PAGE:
The Structure of NFL Rookie Contracts

As a result of last year’s NFL lockout, which resulted in a new collective bargaining agreement between the NFL and NFLPA, changes have been made to the structure of rookie NFL contracts.  With the first round of the 2012 NFL Draft set to kick-off on Thursday, April 26, reached out to NFL agent Mark Slough of Ascent Sports to learn more about how NFL rookie contracts are structured.  This year, Ascent Sports has 22 clients in the NFL Draft.

The first thing Slough noted about rookie contracts under the new CBA, is that “They’re all very similar.”  Under the new CBA, changes were made to the structure of NFL rookie contracts.  These changes largely favor the NFL clubs, as one of the big factors during negotiation of the new CBA, was suppressing rookie salaries.  Under the new CBA, rookies that are drafted receive four-year contracts.  If a rookie is drafted in the first round, clubs can exercise a fifth-year option for the player’s rights.  According to Slough, “In all likelihood, unless [the player] flames out, it will be a five-year deal for first rounders.”  If a rookie is undrafted, he will receive a three-year contract.

As for the type of salary NFL rookies can expect to earn under their contracts, Slough noted that rookies receive “minimum salaries under the CBA.”  This season, the minimum salary is $390,000.00.  In 2013, 2012’s rookies can expect to earn $480,000.00 in salary, as they will have one-year of credited seasons in the NFL, if they make a squad as an active player.  In 2014, the 2012 rookies will earn $570,000.00 in salary, if they make a squad as an active player.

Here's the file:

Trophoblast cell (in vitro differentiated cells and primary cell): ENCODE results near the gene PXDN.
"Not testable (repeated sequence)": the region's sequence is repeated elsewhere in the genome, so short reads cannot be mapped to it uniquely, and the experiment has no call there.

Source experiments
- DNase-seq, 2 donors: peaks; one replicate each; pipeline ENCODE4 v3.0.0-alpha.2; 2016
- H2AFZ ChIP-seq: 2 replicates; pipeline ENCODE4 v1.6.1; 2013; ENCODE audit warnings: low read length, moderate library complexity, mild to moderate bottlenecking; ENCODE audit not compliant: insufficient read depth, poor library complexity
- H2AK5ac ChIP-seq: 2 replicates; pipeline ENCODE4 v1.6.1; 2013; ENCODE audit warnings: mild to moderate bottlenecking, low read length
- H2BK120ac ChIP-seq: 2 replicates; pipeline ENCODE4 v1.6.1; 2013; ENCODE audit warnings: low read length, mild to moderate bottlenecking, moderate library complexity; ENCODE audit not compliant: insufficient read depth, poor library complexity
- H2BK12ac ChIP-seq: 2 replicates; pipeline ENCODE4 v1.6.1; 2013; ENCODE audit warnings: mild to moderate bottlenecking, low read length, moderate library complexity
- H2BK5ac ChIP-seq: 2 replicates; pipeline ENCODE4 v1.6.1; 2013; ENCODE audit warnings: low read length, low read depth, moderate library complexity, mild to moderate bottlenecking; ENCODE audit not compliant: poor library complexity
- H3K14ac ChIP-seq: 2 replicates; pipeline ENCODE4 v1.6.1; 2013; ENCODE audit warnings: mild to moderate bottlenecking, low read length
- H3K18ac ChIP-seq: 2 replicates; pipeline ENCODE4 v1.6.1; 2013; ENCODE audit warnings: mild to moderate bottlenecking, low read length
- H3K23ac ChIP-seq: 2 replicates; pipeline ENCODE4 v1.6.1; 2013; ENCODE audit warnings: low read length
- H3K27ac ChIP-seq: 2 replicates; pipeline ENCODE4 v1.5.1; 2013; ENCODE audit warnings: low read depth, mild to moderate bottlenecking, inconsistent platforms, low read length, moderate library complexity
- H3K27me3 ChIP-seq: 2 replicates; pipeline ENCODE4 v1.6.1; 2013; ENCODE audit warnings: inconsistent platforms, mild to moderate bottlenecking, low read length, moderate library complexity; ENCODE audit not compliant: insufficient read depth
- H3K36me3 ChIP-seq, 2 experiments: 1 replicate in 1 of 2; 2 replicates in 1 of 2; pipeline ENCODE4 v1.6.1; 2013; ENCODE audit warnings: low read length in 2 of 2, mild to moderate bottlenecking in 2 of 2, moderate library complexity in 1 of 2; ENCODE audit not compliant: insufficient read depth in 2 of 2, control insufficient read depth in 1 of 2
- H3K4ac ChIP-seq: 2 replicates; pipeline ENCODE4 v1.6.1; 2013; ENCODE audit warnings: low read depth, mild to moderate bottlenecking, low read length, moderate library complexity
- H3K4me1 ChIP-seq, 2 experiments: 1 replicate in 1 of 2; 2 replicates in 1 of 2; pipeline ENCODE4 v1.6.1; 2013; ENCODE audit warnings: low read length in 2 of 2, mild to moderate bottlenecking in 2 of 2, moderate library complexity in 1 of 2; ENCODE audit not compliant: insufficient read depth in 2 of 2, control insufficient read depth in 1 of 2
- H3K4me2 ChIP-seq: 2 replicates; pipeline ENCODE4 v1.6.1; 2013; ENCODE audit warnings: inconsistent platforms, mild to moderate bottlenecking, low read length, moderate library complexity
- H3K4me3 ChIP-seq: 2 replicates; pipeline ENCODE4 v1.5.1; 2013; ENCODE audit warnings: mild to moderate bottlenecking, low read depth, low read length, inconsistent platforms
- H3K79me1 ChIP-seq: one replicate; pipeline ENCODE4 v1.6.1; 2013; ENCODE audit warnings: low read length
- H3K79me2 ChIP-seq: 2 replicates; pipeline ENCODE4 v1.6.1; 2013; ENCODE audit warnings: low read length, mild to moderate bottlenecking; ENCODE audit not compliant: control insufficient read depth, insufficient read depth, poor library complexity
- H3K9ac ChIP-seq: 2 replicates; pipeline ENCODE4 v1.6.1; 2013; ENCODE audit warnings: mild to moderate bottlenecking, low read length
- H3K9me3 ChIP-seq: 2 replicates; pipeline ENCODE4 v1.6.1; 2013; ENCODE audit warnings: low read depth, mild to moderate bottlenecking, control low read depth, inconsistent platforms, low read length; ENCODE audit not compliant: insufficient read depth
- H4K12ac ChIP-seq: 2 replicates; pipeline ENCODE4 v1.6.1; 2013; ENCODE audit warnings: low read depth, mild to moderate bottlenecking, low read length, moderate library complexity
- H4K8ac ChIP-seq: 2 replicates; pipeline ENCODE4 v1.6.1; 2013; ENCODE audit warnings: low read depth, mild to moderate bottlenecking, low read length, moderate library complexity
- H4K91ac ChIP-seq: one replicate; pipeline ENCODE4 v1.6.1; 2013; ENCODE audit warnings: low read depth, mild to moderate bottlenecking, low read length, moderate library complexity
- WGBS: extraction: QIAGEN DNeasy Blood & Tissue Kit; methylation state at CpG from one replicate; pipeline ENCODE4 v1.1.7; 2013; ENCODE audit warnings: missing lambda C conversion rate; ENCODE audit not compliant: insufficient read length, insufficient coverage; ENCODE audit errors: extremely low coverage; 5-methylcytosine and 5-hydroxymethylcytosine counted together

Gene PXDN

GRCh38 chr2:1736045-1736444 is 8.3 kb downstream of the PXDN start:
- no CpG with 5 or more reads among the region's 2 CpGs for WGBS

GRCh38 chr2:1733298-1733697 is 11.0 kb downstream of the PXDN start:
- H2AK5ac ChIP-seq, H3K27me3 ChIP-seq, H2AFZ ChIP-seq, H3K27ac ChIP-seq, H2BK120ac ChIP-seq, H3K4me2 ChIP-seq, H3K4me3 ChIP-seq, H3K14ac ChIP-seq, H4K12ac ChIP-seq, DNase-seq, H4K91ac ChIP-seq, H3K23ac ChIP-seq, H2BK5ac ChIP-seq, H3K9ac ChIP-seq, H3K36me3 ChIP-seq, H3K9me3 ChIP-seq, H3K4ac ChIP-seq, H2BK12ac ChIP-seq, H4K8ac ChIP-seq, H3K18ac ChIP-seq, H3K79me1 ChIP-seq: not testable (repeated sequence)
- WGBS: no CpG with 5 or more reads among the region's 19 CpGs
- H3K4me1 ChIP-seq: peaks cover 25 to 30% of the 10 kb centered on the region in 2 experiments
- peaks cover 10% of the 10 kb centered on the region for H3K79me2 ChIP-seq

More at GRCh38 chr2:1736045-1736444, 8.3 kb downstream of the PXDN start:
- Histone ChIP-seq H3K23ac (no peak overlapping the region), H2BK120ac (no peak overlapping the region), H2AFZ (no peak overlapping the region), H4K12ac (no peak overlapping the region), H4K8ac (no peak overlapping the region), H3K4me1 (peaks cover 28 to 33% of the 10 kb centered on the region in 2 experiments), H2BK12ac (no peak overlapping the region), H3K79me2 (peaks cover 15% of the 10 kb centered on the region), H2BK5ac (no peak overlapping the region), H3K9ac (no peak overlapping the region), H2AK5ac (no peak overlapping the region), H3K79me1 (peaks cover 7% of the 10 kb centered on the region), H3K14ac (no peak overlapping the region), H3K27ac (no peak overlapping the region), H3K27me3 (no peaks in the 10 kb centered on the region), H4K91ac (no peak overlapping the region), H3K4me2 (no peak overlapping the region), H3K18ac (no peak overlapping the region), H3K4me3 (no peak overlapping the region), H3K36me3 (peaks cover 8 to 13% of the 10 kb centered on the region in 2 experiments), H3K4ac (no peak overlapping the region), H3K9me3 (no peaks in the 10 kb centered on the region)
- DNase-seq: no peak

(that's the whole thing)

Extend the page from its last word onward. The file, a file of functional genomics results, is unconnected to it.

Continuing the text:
As for first round draft picks, the amount of salary they’ll receive in their fifth year of play if their option is picked up by their respective team, depends upon where they were selected in the first round.  According to Slough, “If a player is picked 1-10, then the 5th year option is going to be the average of the top-10 players at the respective player’s position.  So, if you’re quarterback and go number-two in the Draft, then your fifth year option salary will be the average of the top-ten quarterbacks.  The option is exercised after the third season, so it would be based upon the top-ten quarterback salaries at that time.  If you’re picked 11-32, then the 5th year club option is the average salary of the top 3rd through 25th player in that position.”

While salaries for rookies are standard in NFL contracts, certain items present in a rookie’s contract can make his earnings higher than other rookies’ earnings.  According to Slough, “The general rule, is that the majority of these contracts are going to look pretty identical, except for the amount of a signing bonus a player receives.”  The size of a rookie’s signing bonus depends upon where he is drafted and this is one area in which an agent can successfully negotiate higher earnings for his client.  “The amount of the signing bonus is negotiable.  We operate under an unofficial sliding scale system,” Slough said.  Thus, the number-one NFL Draft pick will receive a higher bonus than the second pick, and so on.